There were several children present.   None of the folks attending,  including the children, seemed especially anxious.
After roll call, Danforth, explained the procedure. The ewe would be brought in first. The crowd, for the start of the event would be pushed back into the recesses of the barn so that the sheep was not aware of our presence. Once the slaughtered was initiated, then everyone could come forward and watch the process. Photographs were not allowed of the actual kill.
The rest of the morning would be spent butchering the ewe, in the barn, After that the chickens would be killed and dressed.
Without further delay, the ewe was brought from a trailer into the barn. Danforth dropped the animals front legs, turned it onto it’s side and drew the knife across it’s throat.  Blood gushed from the cut as Danforth made other cuts and then knelled on the side of the sheep while he pumped is’s front legs forward and back  with the obvious intent of bleed the animal as fast as possible. I heard, I thought, gasping sounds from the ewe’s sliced throat. It’s severed esophagus was plainly visible in the morning sun. The pool of blood beneath its neck grew larger and larger. Danforth’s assistant motioned to me that I could begin to shoot. I moved up to six meet away and began photographing. The remainder of the crowd came forward. No one spoke for several minutes.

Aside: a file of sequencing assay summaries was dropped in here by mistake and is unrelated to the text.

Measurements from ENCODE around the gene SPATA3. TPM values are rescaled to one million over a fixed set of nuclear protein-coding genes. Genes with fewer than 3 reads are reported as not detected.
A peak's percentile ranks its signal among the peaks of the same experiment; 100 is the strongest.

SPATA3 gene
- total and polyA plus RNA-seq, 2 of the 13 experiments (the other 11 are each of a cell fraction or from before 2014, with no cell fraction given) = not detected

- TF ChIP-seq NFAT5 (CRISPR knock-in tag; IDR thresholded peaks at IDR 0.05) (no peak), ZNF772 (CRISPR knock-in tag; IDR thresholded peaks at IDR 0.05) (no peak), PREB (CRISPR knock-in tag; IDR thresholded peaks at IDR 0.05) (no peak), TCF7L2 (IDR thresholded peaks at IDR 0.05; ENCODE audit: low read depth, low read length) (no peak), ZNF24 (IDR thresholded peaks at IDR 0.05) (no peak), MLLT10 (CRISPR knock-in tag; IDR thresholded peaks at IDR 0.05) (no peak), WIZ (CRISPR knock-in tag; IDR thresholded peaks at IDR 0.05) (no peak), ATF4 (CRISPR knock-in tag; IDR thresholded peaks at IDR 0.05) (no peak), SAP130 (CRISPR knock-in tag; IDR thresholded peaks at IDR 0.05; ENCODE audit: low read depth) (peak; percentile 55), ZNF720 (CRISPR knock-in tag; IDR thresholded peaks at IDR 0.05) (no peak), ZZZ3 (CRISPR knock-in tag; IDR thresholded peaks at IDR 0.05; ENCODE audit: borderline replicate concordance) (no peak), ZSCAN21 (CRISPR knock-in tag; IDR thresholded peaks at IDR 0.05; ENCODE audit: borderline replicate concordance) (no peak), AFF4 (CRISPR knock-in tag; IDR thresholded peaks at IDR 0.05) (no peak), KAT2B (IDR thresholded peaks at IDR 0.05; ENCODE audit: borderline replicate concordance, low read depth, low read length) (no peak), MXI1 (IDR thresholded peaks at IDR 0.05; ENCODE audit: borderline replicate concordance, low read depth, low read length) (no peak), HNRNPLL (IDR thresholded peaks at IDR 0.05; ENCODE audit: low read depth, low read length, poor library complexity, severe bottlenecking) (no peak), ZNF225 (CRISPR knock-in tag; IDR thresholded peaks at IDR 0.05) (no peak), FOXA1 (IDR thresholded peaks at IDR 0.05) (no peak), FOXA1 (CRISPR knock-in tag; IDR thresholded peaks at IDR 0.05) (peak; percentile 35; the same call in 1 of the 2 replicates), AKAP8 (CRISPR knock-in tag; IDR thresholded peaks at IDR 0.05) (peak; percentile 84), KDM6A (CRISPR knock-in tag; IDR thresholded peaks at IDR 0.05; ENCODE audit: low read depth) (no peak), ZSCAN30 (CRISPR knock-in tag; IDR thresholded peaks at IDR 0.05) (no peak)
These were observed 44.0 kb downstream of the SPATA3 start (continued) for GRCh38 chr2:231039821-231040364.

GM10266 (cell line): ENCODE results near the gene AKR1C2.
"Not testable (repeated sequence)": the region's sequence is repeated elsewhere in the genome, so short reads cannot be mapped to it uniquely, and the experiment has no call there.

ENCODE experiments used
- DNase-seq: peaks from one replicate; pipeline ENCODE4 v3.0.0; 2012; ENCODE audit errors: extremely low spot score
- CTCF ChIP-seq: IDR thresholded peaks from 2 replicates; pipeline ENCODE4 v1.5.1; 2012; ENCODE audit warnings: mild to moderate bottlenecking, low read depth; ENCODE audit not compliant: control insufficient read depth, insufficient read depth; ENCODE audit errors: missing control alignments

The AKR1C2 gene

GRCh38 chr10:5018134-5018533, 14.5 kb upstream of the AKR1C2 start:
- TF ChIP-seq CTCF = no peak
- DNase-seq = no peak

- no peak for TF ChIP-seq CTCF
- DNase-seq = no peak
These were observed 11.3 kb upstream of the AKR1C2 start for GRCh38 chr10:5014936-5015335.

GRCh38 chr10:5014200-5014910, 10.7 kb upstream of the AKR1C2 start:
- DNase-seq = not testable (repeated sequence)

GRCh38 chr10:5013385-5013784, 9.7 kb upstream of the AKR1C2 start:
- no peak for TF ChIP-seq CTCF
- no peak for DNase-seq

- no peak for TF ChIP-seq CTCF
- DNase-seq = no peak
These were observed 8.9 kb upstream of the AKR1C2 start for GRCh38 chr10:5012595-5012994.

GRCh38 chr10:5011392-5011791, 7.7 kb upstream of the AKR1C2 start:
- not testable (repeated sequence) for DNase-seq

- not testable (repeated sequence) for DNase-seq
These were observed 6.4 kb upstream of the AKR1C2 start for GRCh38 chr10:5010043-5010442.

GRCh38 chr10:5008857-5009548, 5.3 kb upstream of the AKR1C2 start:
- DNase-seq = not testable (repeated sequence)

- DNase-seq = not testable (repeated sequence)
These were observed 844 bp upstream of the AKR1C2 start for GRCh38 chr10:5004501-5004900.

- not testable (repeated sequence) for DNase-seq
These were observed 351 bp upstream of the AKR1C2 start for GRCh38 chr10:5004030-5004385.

Danforth then asked, I think, “Is everyone alright, are they any questions?” I don’t recall there were. I was engrossed. I took a personal inventory. How did I feel? Fine actually, no different than a moment ago. I recall only being surprised by the speed of the thing.  From living sentient being to lifeless dead carcass in fifteen seconds.
The carcass was then hauled across the concrete floor and into the open barn doorway where a pulley and iron triangle had been hung.  Danforth forth explained the process for going forward .
The rear legs were cut and the animal was attached, by the heavy tendons in its rear legs to the iron triangle. Danforth pulled the rope- which was looped over the pulley and was tied to the triangle. The ewe slowly rose off the floor. Danforth pulled until the carcass hung several feet, head down,  above the floor. Someone hosed down the large pool of blood, as well as the long blood smear across the barn floor into the center drain.